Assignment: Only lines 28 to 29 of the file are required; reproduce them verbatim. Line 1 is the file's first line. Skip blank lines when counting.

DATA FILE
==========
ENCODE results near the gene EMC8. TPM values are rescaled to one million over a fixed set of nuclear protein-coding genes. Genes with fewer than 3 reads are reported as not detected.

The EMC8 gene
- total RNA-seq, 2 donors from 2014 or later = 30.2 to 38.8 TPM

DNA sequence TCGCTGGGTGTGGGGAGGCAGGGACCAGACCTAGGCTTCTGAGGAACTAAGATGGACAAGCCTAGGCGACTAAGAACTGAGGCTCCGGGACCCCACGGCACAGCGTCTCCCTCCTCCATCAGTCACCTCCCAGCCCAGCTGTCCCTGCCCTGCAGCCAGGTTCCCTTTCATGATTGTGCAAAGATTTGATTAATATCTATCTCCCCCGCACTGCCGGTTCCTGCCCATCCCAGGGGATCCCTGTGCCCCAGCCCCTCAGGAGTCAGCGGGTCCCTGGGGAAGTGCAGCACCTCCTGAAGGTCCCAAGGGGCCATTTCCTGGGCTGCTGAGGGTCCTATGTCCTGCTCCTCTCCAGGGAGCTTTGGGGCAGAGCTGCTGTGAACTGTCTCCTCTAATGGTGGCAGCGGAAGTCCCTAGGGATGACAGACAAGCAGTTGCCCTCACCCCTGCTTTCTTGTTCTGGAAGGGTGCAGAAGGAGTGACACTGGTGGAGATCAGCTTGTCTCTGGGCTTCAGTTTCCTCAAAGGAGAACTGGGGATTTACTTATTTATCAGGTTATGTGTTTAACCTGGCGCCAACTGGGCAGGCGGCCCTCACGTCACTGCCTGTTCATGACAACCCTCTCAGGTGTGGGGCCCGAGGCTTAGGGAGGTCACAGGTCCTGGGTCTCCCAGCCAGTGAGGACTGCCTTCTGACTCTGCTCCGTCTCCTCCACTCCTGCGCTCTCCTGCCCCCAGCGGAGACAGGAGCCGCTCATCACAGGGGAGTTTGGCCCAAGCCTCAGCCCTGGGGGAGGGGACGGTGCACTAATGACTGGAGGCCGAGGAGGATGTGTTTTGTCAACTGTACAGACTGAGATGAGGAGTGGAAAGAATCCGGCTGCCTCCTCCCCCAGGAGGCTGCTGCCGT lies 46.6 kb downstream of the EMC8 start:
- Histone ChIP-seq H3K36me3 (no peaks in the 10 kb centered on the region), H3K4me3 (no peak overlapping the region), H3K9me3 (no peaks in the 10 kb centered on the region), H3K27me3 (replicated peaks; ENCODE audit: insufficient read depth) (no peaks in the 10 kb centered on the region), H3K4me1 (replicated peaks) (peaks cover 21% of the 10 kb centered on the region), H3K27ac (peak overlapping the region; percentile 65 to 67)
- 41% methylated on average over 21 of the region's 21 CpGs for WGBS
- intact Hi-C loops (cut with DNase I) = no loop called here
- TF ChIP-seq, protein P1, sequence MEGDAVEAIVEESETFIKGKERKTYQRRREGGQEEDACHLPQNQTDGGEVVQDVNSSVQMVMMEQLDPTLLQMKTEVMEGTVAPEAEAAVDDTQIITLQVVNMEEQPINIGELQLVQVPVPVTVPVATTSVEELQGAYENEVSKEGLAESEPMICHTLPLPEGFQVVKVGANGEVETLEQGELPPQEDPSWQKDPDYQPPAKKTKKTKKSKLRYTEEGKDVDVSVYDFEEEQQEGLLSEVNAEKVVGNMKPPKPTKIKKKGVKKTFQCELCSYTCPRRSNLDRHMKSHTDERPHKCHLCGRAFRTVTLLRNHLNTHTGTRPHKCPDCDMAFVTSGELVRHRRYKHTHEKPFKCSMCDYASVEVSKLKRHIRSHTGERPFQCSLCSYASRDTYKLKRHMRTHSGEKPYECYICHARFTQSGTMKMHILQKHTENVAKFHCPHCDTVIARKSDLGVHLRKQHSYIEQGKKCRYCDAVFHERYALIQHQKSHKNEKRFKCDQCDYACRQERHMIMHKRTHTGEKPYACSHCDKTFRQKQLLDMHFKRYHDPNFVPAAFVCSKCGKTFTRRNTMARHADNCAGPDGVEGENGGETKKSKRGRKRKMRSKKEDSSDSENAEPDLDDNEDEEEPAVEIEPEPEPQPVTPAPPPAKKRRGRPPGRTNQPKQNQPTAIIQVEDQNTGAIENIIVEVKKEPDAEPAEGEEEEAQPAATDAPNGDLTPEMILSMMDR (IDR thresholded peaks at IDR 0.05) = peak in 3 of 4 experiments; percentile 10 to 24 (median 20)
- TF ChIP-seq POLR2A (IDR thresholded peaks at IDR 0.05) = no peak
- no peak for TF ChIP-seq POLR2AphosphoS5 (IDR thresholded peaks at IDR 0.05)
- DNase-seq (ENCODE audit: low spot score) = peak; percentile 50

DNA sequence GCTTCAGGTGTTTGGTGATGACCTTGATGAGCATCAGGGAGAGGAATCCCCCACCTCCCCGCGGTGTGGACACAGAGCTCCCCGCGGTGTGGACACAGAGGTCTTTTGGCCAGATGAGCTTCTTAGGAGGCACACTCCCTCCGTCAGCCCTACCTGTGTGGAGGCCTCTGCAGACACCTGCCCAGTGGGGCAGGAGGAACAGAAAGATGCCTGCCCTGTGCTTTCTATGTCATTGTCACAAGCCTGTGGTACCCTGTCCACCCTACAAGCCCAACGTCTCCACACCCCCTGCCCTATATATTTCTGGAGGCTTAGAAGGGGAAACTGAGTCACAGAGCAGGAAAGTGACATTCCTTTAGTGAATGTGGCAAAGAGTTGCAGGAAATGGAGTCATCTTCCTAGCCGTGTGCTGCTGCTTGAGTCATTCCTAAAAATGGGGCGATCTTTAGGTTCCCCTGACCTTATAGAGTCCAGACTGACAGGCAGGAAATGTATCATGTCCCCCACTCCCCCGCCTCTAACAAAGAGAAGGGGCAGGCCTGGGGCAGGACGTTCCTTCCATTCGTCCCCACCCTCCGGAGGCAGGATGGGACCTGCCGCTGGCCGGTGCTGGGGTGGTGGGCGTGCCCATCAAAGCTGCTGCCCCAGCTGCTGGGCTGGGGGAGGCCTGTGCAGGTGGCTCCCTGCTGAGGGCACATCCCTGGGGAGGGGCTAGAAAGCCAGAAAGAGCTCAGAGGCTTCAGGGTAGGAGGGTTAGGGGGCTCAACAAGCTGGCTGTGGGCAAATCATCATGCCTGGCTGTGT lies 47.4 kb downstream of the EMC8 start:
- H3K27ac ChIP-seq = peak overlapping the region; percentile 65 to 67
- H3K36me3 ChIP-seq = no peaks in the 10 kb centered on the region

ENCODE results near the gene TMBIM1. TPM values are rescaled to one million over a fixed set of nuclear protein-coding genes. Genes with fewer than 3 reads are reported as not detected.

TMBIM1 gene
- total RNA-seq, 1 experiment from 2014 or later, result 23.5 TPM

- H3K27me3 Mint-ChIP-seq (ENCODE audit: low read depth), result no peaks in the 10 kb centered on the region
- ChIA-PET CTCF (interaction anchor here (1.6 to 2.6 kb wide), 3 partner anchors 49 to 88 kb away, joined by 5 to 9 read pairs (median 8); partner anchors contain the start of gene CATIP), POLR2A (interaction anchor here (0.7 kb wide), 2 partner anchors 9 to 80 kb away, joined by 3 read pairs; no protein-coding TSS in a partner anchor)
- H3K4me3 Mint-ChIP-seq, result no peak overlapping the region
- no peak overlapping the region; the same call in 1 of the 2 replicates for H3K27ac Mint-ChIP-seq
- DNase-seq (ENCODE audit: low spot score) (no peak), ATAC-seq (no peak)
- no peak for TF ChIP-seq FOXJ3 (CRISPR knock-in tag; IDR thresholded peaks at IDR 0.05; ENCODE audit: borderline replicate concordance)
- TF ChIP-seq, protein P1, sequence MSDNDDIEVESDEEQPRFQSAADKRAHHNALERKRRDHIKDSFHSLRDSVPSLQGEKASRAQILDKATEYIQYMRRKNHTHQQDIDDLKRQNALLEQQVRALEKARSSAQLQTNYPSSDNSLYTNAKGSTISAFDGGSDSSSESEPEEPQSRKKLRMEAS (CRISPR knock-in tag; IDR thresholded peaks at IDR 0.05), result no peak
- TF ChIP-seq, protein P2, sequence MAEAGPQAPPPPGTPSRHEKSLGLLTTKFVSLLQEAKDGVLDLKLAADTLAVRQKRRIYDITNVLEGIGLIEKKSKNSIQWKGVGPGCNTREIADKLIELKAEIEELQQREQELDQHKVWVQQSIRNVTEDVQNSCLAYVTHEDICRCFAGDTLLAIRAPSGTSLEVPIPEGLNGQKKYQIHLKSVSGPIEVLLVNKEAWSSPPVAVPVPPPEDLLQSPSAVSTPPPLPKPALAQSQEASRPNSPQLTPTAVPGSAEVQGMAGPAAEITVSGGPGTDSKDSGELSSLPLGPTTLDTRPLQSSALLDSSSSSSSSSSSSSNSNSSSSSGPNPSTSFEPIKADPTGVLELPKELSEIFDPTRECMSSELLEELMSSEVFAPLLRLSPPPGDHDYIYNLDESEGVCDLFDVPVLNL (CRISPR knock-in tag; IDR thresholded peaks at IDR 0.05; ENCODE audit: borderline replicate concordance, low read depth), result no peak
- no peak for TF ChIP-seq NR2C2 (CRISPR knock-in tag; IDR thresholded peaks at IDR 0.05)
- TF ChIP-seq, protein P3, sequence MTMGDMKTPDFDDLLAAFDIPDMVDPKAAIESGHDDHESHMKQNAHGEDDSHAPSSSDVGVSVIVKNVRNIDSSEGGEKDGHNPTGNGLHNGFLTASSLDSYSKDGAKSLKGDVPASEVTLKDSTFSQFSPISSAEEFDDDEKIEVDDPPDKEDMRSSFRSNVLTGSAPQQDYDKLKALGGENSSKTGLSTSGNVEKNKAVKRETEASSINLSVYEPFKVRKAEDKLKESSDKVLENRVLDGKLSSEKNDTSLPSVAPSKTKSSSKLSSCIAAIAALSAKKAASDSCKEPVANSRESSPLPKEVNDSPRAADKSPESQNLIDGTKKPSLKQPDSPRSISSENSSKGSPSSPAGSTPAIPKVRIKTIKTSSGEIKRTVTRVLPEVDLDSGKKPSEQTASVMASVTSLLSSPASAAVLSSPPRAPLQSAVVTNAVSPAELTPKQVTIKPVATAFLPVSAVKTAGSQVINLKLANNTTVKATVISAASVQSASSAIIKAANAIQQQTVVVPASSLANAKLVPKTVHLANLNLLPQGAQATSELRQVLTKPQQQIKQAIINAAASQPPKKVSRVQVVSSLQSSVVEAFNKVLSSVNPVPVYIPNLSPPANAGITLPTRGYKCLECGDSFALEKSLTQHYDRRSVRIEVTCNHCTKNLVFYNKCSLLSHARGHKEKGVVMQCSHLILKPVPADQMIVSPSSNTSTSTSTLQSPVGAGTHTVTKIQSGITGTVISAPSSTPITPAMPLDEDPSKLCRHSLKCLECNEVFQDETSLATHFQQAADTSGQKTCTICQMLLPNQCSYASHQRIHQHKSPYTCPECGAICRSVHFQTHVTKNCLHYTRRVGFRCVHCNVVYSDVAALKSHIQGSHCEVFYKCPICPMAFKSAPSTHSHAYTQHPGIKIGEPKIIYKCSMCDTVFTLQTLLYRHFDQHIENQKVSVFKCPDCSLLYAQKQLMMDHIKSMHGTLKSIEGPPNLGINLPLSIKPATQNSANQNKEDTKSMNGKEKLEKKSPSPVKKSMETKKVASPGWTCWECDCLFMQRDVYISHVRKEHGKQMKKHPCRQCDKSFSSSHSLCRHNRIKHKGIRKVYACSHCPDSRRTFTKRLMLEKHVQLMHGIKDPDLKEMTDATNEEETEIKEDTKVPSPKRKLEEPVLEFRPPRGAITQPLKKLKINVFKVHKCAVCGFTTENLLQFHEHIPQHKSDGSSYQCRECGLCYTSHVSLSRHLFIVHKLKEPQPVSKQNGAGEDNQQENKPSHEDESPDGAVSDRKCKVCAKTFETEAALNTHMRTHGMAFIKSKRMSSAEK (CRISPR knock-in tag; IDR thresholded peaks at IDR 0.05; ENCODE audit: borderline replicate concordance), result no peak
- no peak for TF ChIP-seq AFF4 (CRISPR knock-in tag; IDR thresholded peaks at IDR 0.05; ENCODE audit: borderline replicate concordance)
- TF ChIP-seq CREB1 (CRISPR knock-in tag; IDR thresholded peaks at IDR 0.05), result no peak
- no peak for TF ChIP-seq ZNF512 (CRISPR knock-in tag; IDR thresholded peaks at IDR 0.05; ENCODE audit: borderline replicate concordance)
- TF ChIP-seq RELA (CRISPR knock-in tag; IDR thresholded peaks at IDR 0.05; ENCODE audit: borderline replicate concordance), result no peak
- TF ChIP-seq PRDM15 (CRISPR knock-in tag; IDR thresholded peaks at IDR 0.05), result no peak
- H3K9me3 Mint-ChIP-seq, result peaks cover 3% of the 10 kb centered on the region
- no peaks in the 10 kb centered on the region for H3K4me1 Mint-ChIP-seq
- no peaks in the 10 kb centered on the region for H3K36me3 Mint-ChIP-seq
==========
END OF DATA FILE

- no peak for TF ChIP-seq AFF4 (CRISPR knock-in tag; IDR thresholded peaks at IDR 0.05; ENCODE audit: borderline replicate concordance)
- TF ChIP-seq CREB1 (CRISPR knock-in tag; IDR thresholded peaks at IDR 0.05), result no peak